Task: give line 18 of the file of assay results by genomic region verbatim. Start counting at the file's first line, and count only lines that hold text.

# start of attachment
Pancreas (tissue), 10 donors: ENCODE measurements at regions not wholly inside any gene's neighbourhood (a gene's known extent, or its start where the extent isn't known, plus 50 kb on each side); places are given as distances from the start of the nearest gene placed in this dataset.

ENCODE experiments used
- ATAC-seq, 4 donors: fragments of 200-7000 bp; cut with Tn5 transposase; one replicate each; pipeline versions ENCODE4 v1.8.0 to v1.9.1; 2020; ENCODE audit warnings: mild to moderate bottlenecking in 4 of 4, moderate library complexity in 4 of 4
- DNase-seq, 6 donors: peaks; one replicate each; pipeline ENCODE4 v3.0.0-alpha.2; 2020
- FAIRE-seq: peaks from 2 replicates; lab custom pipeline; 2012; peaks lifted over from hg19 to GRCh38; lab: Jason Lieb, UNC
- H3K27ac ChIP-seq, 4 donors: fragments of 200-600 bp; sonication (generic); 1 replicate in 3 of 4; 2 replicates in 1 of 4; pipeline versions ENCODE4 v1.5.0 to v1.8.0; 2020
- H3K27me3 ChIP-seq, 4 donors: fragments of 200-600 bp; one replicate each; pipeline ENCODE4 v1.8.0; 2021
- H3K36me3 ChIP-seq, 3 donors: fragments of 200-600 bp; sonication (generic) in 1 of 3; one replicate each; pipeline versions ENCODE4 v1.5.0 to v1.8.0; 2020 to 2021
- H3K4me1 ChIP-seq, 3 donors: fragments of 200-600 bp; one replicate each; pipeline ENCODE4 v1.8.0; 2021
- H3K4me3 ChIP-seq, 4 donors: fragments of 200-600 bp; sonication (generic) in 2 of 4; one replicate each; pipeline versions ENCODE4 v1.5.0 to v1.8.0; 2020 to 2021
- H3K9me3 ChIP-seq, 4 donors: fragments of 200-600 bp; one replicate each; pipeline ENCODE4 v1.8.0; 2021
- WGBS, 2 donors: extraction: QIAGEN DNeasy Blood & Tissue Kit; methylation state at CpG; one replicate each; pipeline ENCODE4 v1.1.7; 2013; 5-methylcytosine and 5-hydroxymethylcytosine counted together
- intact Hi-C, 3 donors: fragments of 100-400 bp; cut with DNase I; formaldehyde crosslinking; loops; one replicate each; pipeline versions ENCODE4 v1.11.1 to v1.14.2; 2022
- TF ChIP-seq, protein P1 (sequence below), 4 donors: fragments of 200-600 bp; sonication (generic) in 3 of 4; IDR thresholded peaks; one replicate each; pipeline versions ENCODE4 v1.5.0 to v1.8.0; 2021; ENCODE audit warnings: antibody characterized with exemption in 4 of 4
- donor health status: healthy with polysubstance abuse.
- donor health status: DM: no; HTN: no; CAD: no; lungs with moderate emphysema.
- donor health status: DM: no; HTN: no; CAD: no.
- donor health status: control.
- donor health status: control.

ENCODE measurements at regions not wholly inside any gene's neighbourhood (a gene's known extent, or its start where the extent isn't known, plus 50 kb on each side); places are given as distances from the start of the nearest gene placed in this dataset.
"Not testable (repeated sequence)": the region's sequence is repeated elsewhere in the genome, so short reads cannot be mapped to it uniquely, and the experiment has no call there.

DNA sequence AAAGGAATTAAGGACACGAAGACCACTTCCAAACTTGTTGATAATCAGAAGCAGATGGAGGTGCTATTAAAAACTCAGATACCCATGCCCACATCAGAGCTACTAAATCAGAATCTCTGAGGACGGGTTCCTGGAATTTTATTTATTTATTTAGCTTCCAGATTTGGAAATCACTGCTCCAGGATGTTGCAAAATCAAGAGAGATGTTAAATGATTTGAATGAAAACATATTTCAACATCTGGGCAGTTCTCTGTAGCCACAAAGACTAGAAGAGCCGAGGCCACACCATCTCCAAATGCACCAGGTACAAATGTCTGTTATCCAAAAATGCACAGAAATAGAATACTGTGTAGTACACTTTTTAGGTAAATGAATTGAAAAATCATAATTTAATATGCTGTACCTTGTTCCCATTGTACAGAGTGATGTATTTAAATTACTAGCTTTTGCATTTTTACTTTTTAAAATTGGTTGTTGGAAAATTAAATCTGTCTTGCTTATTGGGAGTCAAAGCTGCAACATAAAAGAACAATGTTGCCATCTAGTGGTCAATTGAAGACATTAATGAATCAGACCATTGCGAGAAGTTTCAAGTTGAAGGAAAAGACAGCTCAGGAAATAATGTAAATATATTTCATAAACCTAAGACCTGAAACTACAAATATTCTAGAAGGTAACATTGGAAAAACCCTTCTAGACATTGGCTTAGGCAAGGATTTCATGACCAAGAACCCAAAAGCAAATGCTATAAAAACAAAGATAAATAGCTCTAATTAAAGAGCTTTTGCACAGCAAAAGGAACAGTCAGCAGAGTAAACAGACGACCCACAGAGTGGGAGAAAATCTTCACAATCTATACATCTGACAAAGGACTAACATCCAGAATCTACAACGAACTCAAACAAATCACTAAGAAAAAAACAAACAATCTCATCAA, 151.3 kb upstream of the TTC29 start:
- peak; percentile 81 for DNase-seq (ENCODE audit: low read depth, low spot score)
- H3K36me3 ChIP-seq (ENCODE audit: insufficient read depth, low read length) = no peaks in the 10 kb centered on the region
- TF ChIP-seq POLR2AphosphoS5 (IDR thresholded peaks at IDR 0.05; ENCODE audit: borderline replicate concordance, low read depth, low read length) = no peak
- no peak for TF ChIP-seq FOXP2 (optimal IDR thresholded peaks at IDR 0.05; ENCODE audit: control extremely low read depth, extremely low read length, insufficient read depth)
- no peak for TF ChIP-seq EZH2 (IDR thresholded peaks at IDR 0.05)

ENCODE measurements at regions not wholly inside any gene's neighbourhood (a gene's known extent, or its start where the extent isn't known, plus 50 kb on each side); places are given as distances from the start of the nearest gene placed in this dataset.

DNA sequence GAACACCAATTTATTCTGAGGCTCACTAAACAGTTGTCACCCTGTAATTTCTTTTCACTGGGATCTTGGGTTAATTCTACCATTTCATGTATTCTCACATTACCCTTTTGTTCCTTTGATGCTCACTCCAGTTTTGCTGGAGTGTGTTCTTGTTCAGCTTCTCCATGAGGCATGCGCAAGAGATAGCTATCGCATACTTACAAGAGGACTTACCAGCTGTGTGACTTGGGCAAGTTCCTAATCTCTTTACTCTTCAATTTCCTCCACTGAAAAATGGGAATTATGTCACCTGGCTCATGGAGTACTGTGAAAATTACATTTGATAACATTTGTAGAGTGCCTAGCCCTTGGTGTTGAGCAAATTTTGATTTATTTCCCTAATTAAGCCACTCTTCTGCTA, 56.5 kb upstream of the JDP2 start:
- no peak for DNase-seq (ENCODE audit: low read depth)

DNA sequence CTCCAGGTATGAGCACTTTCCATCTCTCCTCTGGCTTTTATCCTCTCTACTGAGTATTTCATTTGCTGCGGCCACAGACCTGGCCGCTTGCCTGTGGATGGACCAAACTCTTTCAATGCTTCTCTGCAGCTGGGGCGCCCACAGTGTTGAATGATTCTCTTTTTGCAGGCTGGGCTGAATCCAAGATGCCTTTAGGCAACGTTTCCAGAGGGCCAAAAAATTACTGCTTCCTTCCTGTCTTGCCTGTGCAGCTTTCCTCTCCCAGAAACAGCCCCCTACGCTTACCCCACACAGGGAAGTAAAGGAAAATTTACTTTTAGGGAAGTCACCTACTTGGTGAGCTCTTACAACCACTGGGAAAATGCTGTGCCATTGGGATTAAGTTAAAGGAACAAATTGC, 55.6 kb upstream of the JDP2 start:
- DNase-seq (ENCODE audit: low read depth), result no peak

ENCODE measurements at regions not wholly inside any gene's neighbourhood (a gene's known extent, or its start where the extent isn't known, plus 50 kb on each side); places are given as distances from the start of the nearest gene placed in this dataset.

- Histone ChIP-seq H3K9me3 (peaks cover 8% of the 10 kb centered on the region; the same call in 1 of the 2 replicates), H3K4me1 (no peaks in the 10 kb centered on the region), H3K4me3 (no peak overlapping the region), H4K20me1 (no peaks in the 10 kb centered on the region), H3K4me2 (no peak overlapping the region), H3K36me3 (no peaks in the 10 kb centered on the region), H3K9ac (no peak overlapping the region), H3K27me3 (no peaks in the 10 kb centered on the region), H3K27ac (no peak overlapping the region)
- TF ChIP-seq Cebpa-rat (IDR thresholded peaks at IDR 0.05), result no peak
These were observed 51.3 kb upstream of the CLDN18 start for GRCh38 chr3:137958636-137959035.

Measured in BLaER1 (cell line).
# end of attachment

- donor health status: control.